Born in France in 1684, Jean-Antoine Watteau only lived to be 36 years old, but he is considered to have had a tremendous impact on the artistic world. In 1704, he became the assistant of Claude Gillot, a set designer, and later studied under Clause Audran III, a designer of interior decoration. Fusing what he learned from the two together, Watteau developed a style that incorporated theatrical subjects with an airy and ornate style. His style was also greatly influenced by his attraction to the Rococo design.
Although his training was unorthodox, he wanted to be accepted to the Royal Academy of Painting and Sculpture. After not being accepted in 1709, he tried again in 1712 with his piece Embarkation for Cythera (1717) and was admitted under his own genre, “fete gallants” which translates to grand themes. Many of his paintings focused on humans in nature and included brilliantly colored landscapes. Some critics questioned his stylistic capability because he drew in straight, tight lines and couldn’t paint figures at differing depths. However, he is still considered an inspiration to many artists who came after him.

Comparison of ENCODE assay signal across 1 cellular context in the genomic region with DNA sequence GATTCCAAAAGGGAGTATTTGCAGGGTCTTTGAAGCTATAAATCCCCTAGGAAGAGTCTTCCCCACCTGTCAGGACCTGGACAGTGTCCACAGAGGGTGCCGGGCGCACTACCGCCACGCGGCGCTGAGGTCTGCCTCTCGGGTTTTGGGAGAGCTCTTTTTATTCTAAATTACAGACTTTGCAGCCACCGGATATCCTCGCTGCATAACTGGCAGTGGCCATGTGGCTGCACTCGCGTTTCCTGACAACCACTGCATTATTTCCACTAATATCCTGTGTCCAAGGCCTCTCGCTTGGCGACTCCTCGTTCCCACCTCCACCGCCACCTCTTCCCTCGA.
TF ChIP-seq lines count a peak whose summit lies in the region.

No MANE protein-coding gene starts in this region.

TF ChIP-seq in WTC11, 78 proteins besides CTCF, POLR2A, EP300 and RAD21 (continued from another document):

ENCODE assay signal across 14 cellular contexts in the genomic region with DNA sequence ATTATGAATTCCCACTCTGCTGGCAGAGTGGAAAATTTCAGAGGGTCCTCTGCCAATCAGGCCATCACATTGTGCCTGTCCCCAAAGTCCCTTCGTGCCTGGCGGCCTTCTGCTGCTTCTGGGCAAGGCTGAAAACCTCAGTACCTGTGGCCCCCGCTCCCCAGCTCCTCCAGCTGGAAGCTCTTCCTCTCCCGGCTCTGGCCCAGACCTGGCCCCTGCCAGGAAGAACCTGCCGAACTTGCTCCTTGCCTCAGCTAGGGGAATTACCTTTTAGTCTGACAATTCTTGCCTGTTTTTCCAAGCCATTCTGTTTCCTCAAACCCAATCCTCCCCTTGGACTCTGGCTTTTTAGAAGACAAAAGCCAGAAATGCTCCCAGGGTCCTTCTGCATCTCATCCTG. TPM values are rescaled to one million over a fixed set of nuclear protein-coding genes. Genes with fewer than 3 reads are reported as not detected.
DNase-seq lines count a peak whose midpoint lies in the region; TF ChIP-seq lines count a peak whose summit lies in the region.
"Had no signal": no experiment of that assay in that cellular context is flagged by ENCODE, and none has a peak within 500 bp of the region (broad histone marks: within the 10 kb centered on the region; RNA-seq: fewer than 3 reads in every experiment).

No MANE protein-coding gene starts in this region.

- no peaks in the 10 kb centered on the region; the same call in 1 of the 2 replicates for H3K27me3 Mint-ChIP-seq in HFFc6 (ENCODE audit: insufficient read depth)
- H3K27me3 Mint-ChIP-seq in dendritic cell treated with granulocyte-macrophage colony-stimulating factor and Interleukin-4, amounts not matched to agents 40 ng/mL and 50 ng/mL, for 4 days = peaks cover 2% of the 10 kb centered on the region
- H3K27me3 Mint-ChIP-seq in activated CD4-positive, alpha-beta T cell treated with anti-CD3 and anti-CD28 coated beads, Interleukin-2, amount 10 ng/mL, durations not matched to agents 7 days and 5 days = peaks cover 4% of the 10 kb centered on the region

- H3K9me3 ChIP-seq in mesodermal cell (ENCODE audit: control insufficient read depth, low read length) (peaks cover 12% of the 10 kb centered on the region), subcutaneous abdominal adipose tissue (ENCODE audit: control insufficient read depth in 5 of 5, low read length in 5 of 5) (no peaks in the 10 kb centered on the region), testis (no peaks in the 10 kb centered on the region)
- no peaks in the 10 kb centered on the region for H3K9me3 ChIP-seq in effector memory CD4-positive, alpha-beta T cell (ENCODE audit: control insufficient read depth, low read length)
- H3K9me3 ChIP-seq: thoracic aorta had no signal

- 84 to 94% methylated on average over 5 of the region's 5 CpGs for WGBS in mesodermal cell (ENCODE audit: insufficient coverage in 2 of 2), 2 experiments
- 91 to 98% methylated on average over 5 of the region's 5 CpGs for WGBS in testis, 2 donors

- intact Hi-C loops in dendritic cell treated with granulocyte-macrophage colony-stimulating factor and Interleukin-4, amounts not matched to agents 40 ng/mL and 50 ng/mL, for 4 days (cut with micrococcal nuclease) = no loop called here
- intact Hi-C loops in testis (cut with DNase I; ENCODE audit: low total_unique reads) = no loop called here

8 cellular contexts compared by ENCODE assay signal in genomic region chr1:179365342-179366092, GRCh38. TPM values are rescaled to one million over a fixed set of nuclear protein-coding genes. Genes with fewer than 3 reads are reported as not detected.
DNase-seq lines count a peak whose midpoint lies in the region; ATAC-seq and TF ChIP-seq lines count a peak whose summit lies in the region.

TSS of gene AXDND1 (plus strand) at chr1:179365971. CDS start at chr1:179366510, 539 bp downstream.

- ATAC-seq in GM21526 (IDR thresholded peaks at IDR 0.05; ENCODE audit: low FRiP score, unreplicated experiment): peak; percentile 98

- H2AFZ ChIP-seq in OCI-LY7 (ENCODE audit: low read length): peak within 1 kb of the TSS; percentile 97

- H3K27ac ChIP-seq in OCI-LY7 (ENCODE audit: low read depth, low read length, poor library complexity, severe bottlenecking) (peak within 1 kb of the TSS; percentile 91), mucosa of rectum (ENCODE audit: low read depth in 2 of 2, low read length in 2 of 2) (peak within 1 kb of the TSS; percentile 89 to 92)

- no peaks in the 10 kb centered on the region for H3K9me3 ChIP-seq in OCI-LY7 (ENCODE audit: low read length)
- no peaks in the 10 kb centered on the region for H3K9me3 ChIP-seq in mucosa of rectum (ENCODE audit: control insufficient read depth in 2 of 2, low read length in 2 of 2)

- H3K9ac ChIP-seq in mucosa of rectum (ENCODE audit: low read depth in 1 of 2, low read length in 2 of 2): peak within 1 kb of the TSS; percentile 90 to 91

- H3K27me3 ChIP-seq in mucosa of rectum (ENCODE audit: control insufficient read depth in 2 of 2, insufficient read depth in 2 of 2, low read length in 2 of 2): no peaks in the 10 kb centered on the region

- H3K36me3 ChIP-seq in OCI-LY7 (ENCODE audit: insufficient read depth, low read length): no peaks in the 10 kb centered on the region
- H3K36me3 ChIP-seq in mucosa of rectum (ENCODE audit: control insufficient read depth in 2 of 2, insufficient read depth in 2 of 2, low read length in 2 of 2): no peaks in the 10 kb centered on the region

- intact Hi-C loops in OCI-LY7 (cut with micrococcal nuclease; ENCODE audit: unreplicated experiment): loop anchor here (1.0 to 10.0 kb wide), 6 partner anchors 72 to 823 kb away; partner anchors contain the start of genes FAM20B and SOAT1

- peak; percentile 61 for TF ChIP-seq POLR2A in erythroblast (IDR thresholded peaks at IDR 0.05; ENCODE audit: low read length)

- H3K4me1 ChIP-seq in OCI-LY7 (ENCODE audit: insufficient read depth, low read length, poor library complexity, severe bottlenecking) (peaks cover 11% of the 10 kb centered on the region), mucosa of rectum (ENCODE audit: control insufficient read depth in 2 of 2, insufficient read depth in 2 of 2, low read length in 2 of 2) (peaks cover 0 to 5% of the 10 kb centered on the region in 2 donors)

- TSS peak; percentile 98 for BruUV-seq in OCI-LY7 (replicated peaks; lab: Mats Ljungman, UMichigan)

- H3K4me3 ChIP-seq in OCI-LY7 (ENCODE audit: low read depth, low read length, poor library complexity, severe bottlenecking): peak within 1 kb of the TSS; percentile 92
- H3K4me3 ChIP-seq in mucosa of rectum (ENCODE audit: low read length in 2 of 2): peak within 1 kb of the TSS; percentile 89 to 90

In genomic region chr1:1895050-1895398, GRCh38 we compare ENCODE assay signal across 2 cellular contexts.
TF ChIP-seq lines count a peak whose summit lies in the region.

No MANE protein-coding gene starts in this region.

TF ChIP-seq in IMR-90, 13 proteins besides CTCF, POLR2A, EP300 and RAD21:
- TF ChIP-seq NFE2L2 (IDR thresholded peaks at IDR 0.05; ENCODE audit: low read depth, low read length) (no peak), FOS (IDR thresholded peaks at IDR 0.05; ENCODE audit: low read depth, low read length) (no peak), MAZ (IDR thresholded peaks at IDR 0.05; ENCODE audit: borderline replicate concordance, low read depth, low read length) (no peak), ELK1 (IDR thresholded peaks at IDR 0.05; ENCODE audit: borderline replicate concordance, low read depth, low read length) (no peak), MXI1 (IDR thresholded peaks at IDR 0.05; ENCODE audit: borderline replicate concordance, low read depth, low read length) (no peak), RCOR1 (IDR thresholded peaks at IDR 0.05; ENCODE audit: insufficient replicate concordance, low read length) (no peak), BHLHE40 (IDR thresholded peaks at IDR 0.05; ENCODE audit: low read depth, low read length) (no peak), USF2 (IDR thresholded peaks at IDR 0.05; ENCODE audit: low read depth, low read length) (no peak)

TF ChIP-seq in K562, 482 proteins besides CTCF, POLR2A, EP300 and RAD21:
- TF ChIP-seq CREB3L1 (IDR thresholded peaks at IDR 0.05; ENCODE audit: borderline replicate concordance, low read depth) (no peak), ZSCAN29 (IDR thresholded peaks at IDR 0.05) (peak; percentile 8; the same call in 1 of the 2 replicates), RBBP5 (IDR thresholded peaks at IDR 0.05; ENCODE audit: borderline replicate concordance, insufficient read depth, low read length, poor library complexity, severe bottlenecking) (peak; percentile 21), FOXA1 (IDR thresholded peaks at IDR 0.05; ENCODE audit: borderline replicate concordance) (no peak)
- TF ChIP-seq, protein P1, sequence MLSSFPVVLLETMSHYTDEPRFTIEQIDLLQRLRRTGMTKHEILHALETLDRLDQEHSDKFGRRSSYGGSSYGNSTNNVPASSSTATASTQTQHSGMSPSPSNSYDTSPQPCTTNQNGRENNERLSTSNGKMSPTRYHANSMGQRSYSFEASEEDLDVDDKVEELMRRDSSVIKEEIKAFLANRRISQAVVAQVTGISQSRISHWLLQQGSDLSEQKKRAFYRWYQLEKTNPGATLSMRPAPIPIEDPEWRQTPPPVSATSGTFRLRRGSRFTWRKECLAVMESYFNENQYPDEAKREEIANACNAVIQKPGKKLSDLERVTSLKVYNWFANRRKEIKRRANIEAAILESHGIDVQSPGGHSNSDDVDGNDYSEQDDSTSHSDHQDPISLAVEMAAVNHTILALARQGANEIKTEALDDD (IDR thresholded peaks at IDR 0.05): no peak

Watteau was also considered a brilliant draftsman and developed the talent of using a three chalk technique that is best seen in Seated Woman (1717).